On February 19, 2009, Mark Dorris Equipment and Leasing sold to SKC a cargo tanker, Serial No. 4144454, used to transport liquefied gas. The tanker had been manufactured in 1977 by Trinity Industries of Fort Worth, Texas for Enderby-Anderson Co. of Gainesville, Texas. Sallee referred to the tanker as trailer #58 or #58A1 (hereafter " Trailer 58" ). " A" is used with the trailer number when the trailer is set up to haul anhydrous ammonia.
Figure 1 shows the front of the trailer from the operator's perspective.
The United States Department of Transportation (" DOT" ) classifies ammonia as a hazardous material and requires ammonia as a liquefied gas to be transported in containers that meet DOT specifications. The design and construction standards for tankers that haul liquefied ammonia gas are found at 49 C.F.R. 178.337, Specification MC 331.
DOT requires an annual inspection for MC 331 cargo tankers, and Trailer 58 underwent an external visual inspection and leakage test in February 2009.
All liquid and vapor inlet (openings that allow the product to flow only into the tank) and outlet (openings that allow the product to flow either into or out of the tank) connections to a standard MC 331 tank are located along the centerline of the tank bottom. Under DOT regulations governing such trailers, (a) each inlet and outlet opening must be fitted with a back flow check valve or an internal self-closing stop valve located inside the cargo tank or inside a welded nozzle that is an integral part of the cargo tank, (b) a thermal means of remote closure must be installed at or near the internal self-closing stop valve, and (c) a mechanical means of remote closure must be installed on the end of the cargo tank furthest away from the loading/unloading connection area.
On Trailer 58, a pump was used for off-loading the product. This product pump was powered by a series of drive shafts connected to a tractor's PTO output shaft. A short drive shaft was attached to the product pump. This short shaft connected by a universal joint to another drive shaft known as a jackshaft, which could telescope for connection to the tractor's PTO by means of another universal joint.
For 26 years Rocky Shaw has operated High Gear Repair, Inc. of Woodward, Oklahoma. His brother, his wife, and his son also work in the business. High Gear performs general maintenance on trucks.
Plaintiff notes that High Gear has also converted tankers from propane to anhydrous ammonia. However, the evidence establishes that Trailer 58 was already configured to carry anhydrous ammonia before it was taken to High Gear.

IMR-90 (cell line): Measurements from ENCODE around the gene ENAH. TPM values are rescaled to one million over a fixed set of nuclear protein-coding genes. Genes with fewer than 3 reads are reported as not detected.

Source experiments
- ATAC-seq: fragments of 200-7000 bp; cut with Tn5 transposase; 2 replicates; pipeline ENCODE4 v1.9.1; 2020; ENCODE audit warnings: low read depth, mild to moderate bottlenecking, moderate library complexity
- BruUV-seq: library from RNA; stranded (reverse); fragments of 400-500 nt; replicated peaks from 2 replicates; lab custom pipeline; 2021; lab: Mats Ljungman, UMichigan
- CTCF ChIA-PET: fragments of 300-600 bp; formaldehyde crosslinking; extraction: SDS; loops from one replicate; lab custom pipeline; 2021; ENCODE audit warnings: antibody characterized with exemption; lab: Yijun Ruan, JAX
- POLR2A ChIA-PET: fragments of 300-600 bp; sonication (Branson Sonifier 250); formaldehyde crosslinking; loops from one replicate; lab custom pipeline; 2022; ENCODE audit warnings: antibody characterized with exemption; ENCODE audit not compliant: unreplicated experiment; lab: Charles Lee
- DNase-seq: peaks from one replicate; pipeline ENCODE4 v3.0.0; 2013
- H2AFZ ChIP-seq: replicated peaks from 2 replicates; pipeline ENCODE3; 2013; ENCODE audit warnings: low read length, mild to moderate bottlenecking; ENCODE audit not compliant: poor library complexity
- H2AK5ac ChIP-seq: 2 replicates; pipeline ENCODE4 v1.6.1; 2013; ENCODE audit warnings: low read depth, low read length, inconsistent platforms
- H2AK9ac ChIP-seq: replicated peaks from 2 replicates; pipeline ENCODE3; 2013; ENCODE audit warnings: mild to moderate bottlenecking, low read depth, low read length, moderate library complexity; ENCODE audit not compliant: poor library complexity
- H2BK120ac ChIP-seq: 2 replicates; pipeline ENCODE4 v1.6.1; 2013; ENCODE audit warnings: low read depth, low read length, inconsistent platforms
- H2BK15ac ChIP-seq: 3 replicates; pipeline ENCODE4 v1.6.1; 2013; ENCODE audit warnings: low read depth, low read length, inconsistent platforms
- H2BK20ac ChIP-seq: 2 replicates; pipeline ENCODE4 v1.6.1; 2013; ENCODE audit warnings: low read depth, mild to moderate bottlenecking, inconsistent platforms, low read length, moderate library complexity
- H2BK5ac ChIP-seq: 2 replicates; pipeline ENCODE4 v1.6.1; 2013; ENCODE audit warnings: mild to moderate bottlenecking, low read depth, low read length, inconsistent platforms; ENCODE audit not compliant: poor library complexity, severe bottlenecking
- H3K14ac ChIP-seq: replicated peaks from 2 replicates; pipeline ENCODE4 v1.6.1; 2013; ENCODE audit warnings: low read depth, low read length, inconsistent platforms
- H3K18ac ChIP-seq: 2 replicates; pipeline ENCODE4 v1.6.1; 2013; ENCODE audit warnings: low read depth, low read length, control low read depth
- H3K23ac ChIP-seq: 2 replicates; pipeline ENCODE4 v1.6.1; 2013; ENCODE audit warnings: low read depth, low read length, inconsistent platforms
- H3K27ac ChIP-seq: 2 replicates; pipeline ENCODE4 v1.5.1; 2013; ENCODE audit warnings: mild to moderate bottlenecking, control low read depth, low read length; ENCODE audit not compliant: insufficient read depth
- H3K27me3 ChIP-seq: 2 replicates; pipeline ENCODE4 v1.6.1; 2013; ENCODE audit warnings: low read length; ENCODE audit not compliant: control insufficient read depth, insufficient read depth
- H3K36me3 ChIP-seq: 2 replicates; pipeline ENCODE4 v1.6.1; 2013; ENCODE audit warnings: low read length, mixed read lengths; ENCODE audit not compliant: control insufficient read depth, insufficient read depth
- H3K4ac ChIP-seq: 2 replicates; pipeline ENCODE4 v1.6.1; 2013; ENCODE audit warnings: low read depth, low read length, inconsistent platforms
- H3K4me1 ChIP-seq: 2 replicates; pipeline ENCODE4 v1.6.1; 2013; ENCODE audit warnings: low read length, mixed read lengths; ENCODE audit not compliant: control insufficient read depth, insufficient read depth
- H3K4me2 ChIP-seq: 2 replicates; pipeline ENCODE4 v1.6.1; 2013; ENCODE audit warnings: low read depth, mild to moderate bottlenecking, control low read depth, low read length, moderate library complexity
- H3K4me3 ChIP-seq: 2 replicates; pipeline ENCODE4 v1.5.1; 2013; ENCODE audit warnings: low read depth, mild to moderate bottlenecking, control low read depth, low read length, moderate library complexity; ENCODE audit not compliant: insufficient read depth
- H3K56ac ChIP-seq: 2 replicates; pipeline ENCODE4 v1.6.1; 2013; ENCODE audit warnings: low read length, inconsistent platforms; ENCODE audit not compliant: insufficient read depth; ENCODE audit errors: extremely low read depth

High Gear has done work for Roger Sallee for approximately 15 to 20 years, working on approximately 15 trailers for Roger Sallee. Typically, Roger Sallee would call Shaw on the phone and tell Shaw what work he wanted done on a trailer.
Roger Sallee sold his business to Keim and others in 2002. After the sale, Roger Sallee worked as an owner-operator leased to Sallee. Shaw also continued to receive telephone work orders for work from Sallee, Inc. after the sale.
Regarding Trailer 58, Keim telephoned Shaw that " he was going to send a trailer down and wanted this plumbing changed on it."
The parties do not agree as to the nature of this plumbing change. The Plaintiff cites testimony by Keim that he told Shaw " we need to get this trailer up to--up to spec for what we do. [Shaw] was familiar he worked on a lot of our trailer[s] in the past, so we would have instructed him to get it in shape for us to haul with." Keim further testified he wanted the trailer modified so that it could be loaded from either side rather than the rear only.
By " up to spec," Keim referred to the intended change in plumbing on the trailer, not any separate change to the PTO shaft connection to the pump. Immediately after the cited testimony, counsel asked for a clarification:
Q. Did--did you ask him to put a protective guard on the driveshaft?
A. Not that I'm aware of.
Q. Okay. And none of your trailers at that time had--
A. At that time had them, correct.
The Defendant submits that Keim's testimony is otherwise erroneous, noting first that Keim directly acknowledged that he was unable to recall if he himself spoke with Shaw, or if Sallee did. Further, all of the other evidence in the case shows that Show worked to move the loading lines from the side to the rear, not vice versa.
According to Shaw, Keim wanted to change " the internal vapor valve at the front and plumb it to both sides, and he wanted to change the load lines . . . from the side to the rear. During the conversation, he wrote out a work order during the conversation:
MOVE REAR VAPOR LINES & VALVES TO PUMP / INSTALL INTERNAL VALVE. INSTALL & RUN CABLES TO SINGLE CONTROL -- ELBOW VAPOR, SPRAY, & LIQUID LINES TO REAR OF TLR CUT CROSS-MEMBER -- INSTALL BRACKETS. INSTALL VALVES -- FITTINGS, CAPS & BLOW DOWNS ON ALL REAR VALVES.
The loading lines flow into inlet openings in the tank and do not connect to the pump, which is used to unload the ammonia. Thus, Shaw worked to change the trailer to allow it to be loaded from the rear. High Gear did no work in the unloading area of the ...